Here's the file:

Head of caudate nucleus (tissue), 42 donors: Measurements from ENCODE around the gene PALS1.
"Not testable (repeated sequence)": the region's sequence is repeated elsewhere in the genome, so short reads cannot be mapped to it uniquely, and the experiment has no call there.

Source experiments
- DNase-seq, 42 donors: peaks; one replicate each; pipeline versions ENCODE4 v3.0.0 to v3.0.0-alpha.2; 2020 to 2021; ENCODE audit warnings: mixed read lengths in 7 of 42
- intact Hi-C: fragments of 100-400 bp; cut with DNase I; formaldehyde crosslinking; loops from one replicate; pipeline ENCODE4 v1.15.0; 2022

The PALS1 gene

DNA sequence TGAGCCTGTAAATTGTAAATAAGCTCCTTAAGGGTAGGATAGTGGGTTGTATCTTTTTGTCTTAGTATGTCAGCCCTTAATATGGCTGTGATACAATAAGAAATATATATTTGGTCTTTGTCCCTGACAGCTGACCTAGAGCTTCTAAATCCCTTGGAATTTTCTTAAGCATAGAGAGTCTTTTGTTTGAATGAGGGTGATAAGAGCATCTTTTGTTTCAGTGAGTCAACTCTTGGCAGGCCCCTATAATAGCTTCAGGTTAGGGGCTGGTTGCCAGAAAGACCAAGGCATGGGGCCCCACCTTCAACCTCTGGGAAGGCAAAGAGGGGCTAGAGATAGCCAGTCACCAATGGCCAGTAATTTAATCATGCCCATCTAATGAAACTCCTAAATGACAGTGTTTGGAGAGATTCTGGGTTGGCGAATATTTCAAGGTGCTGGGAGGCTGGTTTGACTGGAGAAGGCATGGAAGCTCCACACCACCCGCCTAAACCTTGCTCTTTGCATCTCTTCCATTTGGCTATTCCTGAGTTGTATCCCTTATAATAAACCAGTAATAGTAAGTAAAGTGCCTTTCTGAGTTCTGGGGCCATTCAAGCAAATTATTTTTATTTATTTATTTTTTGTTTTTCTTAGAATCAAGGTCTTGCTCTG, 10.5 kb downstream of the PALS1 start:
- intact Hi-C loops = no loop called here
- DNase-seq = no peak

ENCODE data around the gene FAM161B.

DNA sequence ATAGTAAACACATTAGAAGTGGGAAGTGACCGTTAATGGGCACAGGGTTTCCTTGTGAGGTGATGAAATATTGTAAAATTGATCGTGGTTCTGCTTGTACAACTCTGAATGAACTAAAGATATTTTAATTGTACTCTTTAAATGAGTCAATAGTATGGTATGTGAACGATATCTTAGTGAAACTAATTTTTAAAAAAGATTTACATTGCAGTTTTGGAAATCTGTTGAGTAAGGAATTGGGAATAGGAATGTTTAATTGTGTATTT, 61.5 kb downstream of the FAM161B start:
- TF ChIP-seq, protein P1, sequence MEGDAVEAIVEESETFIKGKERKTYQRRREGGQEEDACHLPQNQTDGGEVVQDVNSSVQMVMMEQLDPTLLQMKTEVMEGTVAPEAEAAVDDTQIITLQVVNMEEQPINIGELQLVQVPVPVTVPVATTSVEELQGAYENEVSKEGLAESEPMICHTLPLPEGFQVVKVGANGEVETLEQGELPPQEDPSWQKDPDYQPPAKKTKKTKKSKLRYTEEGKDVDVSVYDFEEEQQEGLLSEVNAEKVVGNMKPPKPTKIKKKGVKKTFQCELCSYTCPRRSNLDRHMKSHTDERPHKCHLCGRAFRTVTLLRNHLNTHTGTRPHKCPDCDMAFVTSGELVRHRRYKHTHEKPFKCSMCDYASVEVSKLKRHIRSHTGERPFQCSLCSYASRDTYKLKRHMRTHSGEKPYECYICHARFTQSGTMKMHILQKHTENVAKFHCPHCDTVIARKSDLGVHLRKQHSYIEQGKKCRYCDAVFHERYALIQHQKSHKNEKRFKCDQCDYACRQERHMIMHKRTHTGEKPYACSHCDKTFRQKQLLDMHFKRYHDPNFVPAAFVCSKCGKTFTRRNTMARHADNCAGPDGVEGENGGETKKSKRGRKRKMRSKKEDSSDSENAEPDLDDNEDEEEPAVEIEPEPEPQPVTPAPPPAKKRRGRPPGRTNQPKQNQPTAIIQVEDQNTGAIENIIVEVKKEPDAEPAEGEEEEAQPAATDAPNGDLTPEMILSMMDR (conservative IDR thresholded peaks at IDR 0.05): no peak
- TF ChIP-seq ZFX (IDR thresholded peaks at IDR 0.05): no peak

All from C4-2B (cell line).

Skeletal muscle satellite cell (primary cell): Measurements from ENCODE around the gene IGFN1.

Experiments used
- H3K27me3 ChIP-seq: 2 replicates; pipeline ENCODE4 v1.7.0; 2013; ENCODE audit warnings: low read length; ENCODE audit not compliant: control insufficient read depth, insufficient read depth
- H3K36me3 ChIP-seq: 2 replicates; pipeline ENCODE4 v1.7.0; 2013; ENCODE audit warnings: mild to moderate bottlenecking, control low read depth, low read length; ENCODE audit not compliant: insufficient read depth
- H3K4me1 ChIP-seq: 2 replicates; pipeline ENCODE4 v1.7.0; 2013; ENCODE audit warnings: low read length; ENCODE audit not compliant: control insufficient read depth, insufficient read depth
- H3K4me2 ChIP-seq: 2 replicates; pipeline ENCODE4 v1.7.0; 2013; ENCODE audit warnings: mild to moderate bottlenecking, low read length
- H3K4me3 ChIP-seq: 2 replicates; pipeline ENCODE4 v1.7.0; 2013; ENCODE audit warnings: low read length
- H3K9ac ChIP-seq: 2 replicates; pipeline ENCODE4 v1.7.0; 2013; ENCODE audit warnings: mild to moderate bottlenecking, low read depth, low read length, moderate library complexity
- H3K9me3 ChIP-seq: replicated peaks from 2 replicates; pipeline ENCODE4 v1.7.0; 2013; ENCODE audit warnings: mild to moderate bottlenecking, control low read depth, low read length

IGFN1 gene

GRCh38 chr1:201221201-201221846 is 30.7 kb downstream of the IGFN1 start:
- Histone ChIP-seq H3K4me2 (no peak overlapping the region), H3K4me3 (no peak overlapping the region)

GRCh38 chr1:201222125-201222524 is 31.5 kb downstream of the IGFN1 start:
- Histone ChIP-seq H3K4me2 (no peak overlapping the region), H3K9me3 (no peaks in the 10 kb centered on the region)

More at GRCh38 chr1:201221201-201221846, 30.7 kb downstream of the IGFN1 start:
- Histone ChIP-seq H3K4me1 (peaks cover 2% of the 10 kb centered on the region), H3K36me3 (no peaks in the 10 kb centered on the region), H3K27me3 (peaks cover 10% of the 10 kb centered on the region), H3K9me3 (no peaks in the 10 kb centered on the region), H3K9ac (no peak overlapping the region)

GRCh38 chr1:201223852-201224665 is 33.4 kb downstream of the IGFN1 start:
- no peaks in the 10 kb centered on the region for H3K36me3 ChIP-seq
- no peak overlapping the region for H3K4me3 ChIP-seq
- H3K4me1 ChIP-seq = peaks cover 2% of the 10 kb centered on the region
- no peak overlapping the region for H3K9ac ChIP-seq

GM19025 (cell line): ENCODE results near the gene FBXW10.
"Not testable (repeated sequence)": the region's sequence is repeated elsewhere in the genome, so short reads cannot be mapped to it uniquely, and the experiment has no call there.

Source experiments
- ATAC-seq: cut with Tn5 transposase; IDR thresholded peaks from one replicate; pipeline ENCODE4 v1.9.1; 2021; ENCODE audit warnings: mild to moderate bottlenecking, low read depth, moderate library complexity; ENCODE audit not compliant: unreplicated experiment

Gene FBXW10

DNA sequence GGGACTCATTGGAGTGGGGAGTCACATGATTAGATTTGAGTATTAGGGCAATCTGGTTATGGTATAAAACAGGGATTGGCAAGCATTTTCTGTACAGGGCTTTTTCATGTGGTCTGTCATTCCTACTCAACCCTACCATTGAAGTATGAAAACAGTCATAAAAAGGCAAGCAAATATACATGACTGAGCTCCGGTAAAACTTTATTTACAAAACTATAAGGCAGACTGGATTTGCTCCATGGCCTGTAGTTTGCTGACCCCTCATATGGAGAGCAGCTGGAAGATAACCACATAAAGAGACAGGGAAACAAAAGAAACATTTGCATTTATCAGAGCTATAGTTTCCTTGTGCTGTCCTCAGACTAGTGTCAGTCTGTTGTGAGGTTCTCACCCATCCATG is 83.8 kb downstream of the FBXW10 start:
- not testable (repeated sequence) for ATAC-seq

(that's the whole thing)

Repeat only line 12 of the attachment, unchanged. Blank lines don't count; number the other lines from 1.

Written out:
- TF ChIP-seq, protein P1, sequence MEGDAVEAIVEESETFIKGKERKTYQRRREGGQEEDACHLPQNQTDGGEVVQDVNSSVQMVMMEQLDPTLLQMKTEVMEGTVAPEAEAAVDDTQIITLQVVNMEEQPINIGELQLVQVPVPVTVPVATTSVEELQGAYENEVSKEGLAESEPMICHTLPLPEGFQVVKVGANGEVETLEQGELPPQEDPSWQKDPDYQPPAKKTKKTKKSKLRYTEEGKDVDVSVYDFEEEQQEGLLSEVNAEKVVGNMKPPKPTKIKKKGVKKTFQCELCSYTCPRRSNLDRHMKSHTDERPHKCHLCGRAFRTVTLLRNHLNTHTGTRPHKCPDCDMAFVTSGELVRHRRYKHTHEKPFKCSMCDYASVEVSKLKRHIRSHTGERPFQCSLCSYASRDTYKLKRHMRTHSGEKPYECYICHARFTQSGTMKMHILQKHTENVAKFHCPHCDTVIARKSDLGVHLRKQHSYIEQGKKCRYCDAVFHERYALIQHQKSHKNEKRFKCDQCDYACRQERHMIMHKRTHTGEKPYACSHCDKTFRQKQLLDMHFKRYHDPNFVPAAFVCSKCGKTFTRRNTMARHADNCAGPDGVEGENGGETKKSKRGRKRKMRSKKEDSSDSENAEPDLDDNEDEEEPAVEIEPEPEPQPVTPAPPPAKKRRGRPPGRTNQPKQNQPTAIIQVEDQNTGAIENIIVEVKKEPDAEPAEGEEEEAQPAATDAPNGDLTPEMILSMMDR (conservative IDR thresholded peaks at IDR 0.05): no peak